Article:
HOUSTON • Deadly weekend storms have left at least 14 dead in the mid-western and southern United States, as eastern regions faced potential damaging winds and isolated tornadoes yesterday.
Severe weather devastated homes, overturned cars and felled trees, with the National Weather Service (NWS) confirming at least four tornadoes in Texas.
The mayor of Canton, Texas - a city some 95km east of Dallas - said the death toll there stood at four.
A spokesman for the Arkansas Department of Emergency Management said severe weather had caused at least five fatalities in the state. A woman was killed when a tree fell on her mobile home in DeWitt, and a 10-year-old girl was killed after flood waters swept her away in Springdale, ABC News reported. The Cleburne County sheriff said a fire chief responding to the storm was killed on Sunday.
At least two other people reportedly died in storm-related incidents, while two children were missing after their mother's car was swept from a road by flood waters in Madison County. As many as 100,000 homes and businesses lost power, and Governor Asa Hutchinson declared a state of emergency on Sunday night.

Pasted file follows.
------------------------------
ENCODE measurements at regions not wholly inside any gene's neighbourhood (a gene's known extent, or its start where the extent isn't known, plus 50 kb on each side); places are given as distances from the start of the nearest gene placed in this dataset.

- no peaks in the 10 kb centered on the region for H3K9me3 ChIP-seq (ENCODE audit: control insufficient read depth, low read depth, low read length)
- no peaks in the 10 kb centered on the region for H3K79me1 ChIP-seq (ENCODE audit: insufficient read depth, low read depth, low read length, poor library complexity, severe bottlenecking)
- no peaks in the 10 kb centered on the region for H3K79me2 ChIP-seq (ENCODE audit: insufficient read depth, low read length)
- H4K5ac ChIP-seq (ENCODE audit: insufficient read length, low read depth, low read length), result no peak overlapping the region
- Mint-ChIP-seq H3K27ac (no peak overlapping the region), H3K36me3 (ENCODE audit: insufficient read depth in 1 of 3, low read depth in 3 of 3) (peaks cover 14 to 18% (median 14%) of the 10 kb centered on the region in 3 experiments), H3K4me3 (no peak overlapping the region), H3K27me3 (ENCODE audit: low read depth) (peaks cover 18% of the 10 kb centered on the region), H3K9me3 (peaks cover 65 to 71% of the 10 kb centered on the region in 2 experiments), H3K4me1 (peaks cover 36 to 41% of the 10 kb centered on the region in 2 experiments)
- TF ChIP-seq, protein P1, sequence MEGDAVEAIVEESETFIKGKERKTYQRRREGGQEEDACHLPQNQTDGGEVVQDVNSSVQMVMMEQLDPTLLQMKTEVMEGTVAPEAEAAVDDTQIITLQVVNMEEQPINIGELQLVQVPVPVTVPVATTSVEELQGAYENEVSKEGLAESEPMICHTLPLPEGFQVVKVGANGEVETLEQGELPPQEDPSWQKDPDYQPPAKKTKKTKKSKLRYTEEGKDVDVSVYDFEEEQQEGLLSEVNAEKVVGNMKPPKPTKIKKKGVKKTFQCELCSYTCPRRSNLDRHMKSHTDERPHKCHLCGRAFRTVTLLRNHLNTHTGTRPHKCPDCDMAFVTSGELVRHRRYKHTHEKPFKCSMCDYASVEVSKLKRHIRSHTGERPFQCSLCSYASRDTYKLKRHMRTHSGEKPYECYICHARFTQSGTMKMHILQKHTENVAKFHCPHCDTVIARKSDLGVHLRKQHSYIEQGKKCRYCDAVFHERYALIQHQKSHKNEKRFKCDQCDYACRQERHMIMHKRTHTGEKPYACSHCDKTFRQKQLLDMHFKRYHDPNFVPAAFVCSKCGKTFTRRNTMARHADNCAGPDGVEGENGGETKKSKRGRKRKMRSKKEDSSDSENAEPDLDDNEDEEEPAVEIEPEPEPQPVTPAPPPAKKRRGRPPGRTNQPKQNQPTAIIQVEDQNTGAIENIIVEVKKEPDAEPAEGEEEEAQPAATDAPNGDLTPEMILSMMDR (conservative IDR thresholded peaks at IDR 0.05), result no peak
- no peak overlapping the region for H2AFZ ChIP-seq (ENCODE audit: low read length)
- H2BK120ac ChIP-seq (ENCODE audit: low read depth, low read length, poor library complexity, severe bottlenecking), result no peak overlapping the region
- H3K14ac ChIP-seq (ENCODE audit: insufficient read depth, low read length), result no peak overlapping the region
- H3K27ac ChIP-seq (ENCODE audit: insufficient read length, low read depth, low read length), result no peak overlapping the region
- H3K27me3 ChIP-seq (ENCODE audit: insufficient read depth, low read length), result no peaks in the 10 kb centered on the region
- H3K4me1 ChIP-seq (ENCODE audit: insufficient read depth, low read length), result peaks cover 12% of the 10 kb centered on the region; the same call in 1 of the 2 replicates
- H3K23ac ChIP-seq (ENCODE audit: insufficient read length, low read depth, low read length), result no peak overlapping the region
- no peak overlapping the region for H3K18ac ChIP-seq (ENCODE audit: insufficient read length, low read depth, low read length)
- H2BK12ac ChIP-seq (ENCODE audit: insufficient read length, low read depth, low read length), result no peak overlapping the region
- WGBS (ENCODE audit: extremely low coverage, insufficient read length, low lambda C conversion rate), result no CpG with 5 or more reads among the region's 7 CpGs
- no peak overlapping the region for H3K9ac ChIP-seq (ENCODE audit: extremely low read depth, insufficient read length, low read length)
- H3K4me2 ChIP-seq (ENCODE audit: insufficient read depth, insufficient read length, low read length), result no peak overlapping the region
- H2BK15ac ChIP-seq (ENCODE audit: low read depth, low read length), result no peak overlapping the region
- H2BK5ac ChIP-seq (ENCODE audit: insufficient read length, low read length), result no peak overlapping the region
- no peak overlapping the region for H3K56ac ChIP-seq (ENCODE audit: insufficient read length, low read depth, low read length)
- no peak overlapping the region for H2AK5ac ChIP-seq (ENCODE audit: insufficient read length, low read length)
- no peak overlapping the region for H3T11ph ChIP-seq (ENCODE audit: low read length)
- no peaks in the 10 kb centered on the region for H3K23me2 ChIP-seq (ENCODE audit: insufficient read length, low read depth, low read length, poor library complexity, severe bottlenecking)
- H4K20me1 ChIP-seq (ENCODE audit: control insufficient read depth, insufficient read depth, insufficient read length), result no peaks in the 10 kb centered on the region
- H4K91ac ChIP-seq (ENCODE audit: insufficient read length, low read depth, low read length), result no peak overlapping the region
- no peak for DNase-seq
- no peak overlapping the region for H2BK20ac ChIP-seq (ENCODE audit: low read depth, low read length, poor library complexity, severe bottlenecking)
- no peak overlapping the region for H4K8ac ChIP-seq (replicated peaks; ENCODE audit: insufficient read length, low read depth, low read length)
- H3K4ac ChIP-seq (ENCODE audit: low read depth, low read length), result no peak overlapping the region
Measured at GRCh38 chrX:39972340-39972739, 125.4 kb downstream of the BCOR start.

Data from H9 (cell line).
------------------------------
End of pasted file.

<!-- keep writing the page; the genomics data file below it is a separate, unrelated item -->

Heavy rains also lashed the mid-western state of Missouri, with at least two reported casualties. According to CNN, one of those killed was a 72-year-old woman who was stranded in her car as it was swept away by flood waters.
In the St Louis area, as warnings were broadcast for severe thunderstorms, some people were told to evacuate and 33 rescues were conducted, mostly in the state's central and south-western regions, Missouri Governor Eric Greitens said.
In Tennessee, a two-year-old girl was pronounced dead at a hospital in Nashville after she was struck by a heavy metal football goalpost blown over by heavy winds, according to the city's police department.
As of late Sunday, the NWS was projecting major flooding to continue in parts of eastern Oklahoma, northern Arkansas, Missouri, Illinois and Indiana.
The authorities warned that severe storms potentially packing heavy winds, hail and tornadoes could hit parts of the mid-Atlantic and north-eastern US by late yesterday.
GENCE FRANCE-PRESSE, REUTERS